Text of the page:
Arthur Henry Hallam, the A. H. H. of "In Memoriam" was described by Tennyson to be as near perfection as mortal man could be. He was betrothed to a sister of the poet, then in her seventeenth year, and had begun to teach her Italian, when he set out on that fateful journey which ended in his sudden death in Vicencia. The following is one of the sonnets he addressed to his fianc[acute ]ee
- Lady, I bid thee to a sunny dome,
Ringing with echoes of Italian song;
Henceforth to thee these magic halls belong,
And all the pleasant place is like a home.
Hark on the right with full piano tone.
Old Dante's voice encircles all the air:
Hark yet again, like flute-tones mingling rare,
Comes the keen sweetness of Petrarca's moan.
Pass then the lintel freely: without fear
Feast on the music. I do better know thee
Than to suspect this pleasure thou dost owe me
Will wrong thy gentle spirit, or make less dear
That element whence thou must draw thy life
An English maiden and an English wife.
And perhaps the readers of THE IRISH MONTHLY will not regret having the following lines which the maturer judgment of Tennyson excluded from "Maud", although they were in the original manuscript:
- Will she smile, if he presses her hand.
This Lord Captain up at the hall?
Captain? He to hold command!
He can hold a cue, he can pocket a ball;
And sure not a bantam-cockrel lives,
With a weaker crow upon English land,
Whether he boast of a horse that gains,
Or cackle his own applause.
Bought commission! Can such as he
Be wholesome guards for an English throne,
When if France but made a lunge, why she,
God knows, might prick us to the backbone.
What use for a single month to rage
At the rotten creak of the State machine,
Though it makes friend weep and enemy smile,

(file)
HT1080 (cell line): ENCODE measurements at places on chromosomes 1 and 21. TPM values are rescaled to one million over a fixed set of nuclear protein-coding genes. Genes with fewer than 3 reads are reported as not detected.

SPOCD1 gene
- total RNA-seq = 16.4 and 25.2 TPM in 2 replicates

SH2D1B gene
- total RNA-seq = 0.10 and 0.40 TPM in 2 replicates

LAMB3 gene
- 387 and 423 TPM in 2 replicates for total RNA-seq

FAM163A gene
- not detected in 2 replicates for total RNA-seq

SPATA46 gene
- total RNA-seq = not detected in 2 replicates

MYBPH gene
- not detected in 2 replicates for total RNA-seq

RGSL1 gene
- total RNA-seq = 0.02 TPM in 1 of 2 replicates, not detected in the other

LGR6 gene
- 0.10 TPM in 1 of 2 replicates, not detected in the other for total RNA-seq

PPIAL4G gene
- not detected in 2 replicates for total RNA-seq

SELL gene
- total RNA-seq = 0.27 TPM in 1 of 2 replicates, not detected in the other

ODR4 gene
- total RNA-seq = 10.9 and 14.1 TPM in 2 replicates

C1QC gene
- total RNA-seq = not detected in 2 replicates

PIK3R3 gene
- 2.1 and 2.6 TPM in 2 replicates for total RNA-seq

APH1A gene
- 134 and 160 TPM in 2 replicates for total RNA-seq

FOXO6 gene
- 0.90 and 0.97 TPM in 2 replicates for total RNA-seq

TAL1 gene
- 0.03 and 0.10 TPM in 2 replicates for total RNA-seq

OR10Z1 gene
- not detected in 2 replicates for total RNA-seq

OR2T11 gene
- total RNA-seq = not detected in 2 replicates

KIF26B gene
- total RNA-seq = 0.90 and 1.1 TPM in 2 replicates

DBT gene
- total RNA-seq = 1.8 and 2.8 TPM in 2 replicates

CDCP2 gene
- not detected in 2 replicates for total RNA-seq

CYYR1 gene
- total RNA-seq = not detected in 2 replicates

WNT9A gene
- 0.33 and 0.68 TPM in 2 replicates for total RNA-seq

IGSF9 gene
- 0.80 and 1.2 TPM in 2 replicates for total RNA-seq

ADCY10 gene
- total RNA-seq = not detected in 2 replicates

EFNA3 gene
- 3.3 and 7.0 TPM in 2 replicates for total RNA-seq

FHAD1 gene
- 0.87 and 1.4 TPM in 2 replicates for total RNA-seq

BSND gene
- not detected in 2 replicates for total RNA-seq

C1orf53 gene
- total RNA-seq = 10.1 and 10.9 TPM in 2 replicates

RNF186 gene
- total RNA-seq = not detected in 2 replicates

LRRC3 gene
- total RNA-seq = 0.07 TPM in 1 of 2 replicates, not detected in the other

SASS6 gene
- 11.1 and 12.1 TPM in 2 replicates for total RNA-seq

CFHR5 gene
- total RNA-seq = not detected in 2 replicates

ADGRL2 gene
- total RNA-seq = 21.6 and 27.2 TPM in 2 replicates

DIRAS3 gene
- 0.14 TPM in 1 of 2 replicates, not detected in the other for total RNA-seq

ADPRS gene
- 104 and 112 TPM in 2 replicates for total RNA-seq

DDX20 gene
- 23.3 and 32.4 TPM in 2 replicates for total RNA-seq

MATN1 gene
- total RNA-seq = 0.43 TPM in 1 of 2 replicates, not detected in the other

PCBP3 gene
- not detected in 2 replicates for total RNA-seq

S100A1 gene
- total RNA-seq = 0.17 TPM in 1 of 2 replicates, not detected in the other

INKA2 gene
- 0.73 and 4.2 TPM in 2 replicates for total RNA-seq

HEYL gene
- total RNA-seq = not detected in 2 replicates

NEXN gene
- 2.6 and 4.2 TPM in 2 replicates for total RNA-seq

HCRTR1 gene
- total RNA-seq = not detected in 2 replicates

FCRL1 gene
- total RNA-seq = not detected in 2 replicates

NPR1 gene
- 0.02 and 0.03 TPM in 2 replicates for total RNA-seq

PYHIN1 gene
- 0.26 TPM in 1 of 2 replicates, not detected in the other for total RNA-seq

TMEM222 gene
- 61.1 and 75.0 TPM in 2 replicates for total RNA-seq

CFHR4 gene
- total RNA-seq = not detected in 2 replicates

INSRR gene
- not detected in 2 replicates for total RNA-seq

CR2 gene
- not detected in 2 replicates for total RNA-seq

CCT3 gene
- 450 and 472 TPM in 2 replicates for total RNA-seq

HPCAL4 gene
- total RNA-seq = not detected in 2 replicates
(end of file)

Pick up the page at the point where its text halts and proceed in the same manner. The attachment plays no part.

The sons of a grey, board-ridden isle,
p.606Should dance in a round of old routine
While a few great families lead the reels,
And pauper manhood lies in the dirt,
And Favour and Wealth with guided heels
Trample service and tried dessert?
Tennyson's works already promise to become as fruitful fields for controversy as Browning's. He has already set at rest the much disputed question of the personality of
him who sings
To one clear harp in divers tones
by declaring that it was Goethe he meant. But now comes the question, who is the pilot referred to in that wonderful valedictory, "Crossing the Bar". There actually have been suggestions that he meant his late son, Lionel, or perhaps Arthur Henry Hallam, but from the fact that the poet wrote Pilot with an initial capital, and for other obvious reasons, there cannot be a doubt1 that he meant that
Strong Son of God, Immortal Love,
Whom we who have not seen Thy face,
By faith, and faith alone embrace
Believing where we cannot prove.
Notwithstanding his "Higher Pantheism," and his opinion
There lives more faith in honest doubt,
Believe me, than in half the creeds.
We prefer to take the former lines as a profession of Tennyson's faith; yet we would have wished for something less Socratic and Pagan, and more Christian than the circumstances and details of his last death hour.
The Weekly Register thinks Coventry Patmore an eligible candidate for the Laureateship. If Ireland had a voice, it would unquestionably give the laurel wreath to him who was the intimate friend (and, were we living in more Christian times, we should say, quite the equal) of Wordsworth and Tennyson Aubrey de Vere.